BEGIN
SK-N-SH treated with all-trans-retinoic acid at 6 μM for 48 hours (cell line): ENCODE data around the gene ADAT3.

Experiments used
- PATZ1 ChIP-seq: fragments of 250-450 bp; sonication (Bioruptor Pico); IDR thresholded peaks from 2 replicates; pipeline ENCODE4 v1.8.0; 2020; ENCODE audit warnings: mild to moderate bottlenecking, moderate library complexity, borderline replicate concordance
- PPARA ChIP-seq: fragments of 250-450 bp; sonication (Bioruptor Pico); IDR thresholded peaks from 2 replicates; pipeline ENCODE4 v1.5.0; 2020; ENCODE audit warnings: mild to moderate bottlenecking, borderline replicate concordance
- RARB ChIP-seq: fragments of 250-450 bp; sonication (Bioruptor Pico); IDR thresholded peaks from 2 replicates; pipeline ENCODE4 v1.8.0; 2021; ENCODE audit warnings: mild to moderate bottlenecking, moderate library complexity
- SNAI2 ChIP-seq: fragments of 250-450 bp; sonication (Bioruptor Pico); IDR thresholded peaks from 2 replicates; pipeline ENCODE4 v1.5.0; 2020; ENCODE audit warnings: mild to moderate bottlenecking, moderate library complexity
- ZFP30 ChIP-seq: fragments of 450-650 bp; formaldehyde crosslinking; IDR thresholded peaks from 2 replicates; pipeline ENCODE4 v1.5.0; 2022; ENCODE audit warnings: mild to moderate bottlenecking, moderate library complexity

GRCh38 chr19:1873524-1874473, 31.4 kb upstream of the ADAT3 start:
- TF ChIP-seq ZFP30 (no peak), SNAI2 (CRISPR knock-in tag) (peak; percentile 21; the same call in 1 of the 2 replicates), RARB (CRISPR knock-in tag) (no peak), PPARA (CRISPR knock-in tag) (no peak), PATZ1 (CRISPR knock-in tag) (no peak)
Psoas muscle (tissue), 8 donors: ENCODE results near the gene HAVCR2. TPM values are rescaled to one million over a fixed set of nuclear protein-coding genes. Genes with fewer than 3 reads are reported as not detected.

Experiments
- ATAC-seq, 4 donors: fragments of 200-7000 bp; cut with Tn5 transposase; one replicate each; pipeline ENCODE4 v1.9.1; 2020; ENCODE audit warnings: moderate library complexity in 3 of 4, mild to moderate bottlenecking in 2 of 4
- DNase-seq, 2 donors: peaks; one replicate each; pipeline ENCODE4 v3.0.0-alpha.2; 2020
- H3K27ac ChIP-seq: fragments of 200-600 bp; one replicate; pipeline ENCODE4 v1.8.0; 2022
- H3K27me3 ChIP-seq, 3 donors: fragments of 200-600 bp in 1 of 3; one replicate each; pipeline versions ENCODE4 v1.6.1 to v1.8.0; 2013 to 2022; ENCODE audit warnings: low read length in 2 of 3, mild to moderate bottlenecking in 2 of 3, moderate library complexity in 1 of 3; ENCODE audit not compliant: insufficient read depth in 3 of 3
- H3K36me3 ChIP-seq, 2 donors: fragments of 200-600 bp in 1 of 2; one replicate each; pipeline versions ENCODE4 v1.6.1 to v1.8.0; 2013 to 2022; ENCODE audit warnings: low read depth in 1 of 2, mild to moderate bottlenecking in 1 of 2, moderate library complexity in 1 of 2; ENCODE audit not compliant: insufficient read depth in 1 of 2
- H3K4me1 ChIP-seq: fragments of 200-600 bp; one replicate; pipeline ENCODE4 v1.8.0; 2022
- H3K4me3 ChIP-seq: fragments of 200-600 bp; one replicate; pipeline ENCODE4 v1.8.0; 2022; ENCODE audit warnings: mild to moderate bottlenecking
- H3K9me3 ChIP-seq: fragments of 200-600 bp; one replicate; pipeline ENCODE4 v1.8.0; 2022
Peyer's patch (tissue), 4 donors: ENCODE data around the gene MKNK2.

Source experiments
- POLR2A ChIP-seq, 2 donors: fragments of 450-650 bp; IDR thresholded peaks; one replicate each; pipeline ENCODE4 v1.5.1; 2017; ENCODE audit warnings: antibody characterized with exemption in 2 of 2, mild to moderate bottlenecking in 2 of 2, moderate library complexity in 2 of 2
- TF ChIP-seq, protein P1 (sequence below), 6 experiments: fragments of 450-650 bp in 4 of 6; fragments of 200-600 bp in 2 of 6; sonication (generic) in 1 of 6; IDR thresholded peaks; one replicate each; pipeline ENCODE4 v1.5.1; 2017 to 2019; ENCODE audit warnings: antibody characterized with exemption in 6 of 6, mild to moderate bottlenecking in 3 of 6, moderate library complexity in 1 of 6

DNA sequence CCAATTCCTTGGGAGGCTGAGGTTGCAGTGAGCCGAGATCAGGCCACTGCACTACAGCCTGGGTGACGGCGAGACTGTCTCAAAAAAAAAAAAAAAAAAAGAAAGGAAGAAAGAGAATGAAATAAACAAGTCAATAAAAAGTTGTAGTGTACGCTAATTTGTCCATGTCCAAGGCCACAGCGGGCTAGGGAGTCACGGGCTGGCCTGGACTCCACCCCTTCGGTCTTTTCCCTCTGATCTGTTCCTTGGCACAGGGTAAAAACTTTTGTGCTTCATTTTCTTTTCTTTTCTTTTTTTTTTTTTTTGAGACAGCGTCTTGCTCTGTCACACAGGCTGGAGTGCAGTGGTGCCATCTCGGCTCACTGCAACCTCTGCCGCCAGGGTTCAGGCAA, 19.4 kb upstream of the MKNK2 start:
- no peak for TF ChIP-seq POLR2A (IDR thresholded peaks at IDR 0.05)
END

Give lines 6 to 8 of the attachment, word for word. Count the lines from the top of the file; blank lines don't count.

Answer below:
- SNAI2 ChIP-seq: fragments of 250-450 bp; sonication (Bioruptor Pico); IDR thresholded peaks from 2 replicates; pipeline ENCODE4 v1.5.0; 2020; ENCODE audit warnings: mild to moderate bottlenecking, moderate library complexity
- ZFP30 ChIP-seq: fragments of 450-650 bp; formaldehyde crosslinking; IDR thresholded peaks from 2 replicates; pipeline ENCODE4 v1.5.0; 2022; ENCODE audit warnings: mild to moderate bottlenecking, moderate library complexity

GRCh38 chr19:1873524-1874473, 31.4 kb upstream of the ADAT3 start: